Wireless Security: Say No to WEP, And Yes to WPA

Friday Apr 27th 2007 by SmallBusinessComputing Staff

If reports and studies are accurate, a significant percentage of wireless LANs (especially those used in homes) are still using outdated and insecure WEP for their encryption.

Back when the first consumer WLAN hardware hit the streets more than six years ago, they came with a technology called WEP, or Wired Equivalent Privacy.

WEP was designed to protect a wireless network from eavesdropping, but it soon became apparent that due to myriad flaws, WEP's privacy was not at all equivalent to that of a wired network. Therefore, it wasn't long (though at the time it seemed like forever) before a new technology called WPA — Wi-Fi Protected Access — debuted to address many of security WEP's shortcomings.

WPA has been a mainstream technology for years now, but WEP remains a standard feature on virtually every wireless router on store shelves today. Although it's mainly there for backward compatibility with the oldest hardware, if reports and studies are accurate, a significant percentage of WLANs operating today (especially those used in homes) are still using outdated and insecure WEP for their encryption.

Widespread use of WEP is almost understandable given that to the layperson, the similar abbreviations WEP and WPA don't convey any meaningful difference between the two security methods (and they may even imply equivalence) Plus, WEP is almost always presented first by the security interface of most broadband routers since WEP comes before WPA both historically and alphabetically).

We'll take a look at why you shouldn't be using WEP anymore, and why WPA is a better choice.

WEP — The Weak Encryption Protocol
WEP's major weakness is its use of static encryption keys. When you set up a router with a WEP encryption key, every device on your network uses that one key to encrypt every packet that's transmitted. But the fact that packets are encrypted doesn't prevent them from being intercepted, and due to some esoteric technical flaws it's entirely possible for an eavesdropper to intercept enough WEP-encrypted packets to eventually deduce the key.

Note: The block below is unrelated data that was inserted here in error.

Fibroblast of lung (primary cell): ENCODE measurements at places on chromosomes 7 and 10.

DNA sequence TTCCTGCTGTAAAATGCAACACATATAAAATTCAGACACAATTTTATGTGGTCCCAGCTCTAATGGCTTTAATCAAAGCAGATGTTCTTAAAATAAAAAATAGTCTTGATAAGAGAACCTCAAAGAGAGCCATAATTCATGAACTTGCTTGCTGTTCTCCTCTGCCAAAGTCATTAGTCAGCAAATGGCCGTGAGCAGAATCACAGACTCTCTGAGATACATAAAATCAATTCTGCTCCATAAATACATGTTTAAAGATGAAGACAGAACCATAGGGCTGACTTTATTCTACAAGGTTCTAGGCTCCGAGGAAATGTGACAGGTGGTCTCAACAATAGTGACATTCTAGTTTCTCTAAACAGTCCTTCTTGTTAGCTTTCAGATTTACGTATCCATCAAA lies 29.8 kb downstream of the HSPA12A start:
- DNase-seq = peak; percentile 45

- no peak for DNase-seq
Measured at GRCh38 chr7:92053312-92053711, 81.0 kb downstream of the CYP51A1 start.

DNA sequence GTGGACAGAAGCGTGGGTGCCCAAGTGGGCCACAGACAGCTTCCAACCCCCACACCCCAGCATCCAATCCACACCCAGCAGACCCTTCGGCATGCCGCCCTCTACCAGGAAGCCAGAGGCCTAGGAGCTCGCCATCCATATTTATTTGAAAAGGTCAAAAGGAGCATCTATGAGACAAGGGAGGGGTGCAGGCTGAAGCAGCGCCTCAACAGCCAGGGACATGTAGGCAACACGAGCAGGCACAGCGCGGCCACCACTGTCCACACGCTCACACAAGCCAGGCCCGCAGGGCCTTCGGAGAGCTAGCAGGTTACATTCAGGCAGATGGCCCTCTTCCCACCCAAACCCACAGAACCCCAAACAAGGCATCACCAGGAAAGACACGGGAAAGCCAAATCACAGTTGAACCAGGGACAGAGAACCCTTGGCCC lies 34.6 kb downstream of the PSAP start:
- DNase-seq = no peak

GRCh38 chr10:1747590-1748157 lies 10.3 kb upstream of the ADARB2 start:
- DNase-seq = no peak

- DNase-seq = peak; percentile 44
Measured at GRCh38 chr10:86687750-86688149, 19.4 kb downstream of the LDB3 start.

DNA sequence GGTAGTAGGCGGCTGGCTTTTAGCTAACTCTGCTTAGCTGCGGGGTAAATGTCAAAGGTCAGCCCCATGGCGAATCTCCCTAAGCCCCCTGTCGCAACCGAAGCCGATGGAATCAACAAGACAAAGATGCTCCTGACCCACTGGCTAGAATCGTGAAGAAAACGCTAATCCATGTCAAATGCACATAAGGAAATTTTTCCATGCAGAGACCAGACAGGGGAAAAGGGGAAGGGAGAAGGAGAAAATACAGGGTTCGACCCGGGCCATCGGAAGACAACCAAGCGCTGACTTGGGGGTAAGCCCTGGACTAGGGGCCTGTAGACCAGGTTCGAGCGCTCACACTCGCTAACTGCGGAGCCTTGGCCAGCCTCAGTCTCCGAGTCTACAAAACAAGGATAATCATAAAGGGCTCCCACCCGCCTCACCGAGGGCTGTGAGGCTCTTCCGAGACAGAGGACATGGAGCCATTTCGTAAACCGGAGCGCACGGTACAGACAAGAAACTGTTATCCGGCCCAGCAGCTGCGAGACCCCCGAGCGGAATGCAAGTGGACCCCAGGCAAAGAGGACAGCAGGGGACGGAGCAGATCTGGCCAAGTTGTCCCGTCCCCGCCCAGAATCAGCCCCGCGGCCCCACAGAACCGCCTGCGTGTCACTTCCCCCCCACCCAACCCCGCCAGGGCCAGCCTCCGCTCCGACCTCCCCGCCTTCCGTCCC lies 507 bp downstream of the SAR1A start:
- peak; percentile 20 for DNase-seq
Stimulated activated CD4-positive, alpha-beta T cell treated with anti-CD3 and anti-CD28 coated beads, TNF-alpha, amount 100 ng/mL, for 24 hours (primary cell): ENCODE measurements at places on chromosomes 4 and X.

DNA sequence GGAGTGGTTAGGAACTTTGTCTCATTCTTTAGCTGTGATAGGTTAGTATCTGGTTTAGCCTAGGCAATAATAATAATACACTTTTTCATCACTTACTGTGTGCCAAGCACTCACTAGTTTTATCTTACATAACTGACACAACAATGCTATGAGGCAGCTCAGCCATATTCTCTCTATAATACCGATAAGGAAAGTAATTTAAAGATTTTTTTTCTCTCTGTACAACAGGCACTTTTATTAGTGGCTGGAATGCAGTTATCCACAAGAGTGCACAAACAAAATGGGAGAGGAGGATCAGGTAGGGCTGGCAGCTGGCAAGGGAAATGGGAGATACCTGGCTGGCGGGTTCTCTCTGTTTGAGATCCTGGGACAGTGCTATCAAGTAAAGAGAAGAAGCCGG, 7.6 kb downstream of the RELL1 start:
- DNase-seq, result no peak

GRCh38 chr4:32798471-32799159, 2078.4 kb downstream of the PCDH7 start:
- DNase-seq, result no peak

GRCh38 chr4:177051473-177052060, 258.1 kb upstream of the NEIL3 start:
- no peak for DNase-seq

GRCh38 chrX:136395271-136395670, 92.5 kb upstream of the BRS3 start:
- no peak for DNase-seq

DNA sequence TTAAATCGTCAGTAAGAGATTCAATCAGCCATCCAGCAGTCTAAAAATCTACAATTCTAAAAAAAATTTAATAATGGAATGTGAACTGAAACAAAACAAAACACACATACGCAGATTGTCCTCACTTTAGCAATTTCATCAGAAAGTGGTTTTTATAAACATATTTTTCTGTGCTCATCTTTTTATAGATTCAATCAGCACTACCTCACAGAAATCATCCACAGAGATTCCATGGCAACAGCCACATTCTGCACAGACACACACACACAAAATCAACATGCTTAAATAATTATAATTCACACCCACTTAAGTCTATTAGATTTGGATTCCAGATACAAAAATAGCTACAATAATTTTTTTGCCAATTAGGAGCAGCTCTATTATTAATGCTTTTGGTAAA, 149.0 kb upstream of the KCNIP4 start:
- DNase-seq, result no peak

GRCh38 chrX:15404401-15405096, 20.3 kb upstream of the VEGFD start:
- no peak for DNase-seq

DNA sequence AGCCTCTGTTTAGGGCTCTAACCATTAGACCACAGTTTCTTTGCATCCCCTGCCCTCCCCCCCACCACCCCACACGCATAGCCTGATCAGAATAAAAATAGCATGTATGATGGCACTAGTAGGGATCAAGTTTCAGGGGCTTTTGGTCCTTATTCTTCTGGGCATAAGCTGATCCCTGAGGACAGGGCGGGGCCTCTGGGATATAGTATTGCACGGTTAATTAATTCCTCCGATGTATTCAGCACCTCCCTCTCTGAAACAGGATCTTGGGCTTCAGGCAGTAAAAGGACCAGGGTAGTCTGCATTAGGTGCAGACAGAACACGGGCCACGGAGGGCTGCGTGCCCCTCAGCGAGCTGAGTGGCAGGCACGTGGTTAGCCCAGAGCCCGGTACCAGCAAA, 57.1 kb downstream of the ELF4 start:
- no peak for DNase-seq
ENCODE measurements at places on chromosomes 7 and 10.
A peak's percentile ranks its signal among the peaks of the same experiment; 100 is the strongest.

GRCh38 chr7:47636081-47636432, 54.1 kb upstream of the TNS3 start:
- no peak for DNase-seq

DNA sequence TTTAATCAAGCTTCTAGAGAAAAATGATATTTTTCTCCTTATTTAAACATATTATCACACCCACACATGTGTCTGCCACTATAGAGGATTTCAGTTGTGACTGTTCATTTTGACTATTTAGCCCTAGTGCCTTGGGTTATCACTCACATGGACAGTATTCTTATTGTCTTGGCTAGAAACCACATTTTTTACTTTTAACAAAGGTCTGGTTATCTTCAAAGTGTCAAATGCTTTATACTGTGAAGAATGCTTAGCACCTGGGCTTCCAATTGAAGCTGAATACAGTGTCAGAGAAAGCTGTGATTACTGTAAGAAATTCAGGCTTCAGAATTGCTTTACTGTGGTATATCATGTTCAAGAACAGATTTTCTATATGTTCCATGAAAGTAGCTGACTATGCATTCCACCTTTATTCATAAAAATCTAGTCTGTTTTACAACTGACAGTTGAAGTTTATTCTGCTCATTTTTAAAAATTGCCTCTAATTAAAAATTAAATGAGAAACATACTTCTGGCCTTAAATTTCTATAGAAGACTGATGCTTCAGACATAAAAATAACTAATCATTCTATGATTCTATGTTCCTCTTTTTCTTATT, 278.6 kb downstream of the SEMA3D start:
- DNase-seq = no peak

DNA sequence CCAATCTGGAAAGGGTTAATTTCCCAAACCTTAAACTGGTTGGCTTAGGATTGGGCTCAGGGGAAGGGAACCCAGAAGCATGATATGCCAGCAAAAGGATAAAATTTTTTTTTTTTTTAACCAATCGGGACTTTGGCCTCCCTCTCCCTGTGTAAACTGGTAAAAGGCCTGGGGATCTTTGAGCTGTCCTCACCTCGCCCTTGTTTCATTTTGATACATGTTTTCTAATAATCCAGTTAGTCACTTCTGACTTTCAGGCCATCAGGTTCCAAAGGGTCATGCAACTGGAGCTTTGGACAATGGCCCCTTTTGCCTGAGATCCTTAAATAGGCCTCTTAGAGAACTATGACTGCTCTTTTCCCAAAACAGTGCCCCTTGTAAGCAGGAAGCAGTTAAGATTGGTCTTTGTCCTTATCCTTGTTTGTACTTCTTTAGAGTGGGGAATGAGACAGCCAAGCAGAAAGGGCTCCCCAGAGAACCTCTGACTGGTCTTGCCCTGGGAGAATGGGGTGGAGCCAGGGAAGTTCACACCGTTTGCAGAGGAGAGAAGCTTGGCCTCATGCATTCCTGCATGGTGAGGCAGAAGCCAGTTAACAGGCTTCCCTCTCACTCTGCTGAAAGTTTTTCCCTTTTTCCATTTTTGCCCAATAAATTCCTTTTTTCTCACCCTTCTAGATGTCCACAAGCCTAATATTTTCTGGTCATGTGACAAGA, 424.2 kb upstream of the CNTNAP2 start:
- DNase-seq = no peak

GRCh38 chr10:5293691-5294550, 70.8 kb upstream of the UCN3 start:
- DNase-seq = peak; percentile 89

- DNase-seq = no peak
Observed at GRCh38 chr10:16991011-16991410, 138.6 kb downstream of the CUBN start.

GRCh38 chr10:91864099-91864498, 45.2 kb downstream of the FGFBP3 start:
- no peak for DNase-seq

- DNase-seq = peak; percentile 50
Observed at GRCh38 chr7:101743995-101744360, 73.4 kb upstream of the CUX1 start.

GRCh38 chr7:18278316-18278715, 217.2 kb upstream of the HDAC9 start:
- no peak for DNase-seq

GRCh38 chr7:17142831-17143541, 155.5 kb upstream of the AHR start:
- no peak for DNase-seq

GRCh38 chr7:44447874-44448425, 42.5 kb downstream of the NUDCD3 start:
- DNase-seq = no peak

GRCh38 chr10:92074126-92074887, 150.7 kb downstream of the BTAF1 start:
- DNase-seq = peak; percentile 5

This problem used to be something you could mitigate by periodically changing the WEP key (which is why routers generally allow you to store up to four keys). But few bother to do this because changing WEP keys is inconvenient and time-consuming — it has to be done not just on the router, but on every device that connects to it. As a result, most people just set up a single key and then continue using it ad infinitum.

A recent development reinforces how even changing WEP keys frequently is no longer sufficient to protect a WLAN. The process of "cracking" a WEP key used to require that a malicious hacker intercept millions of packets plus a fair amount of time and computing power.

But technology moves fast, and that's no longer the case. In fact, researchers in the computer science department of a German university recently demonstrated the capability to compromise a WEP-protected network very quickly. After spending less than a minute intercepting data (fewer than 100,000 packets in all) they were able to compromise a WEP key in just three seconds, and they did it using a system equipped with a mere 1.7 GHz Pentium M CPU, which is less powerful than the processor found in today's entry-level notebooks.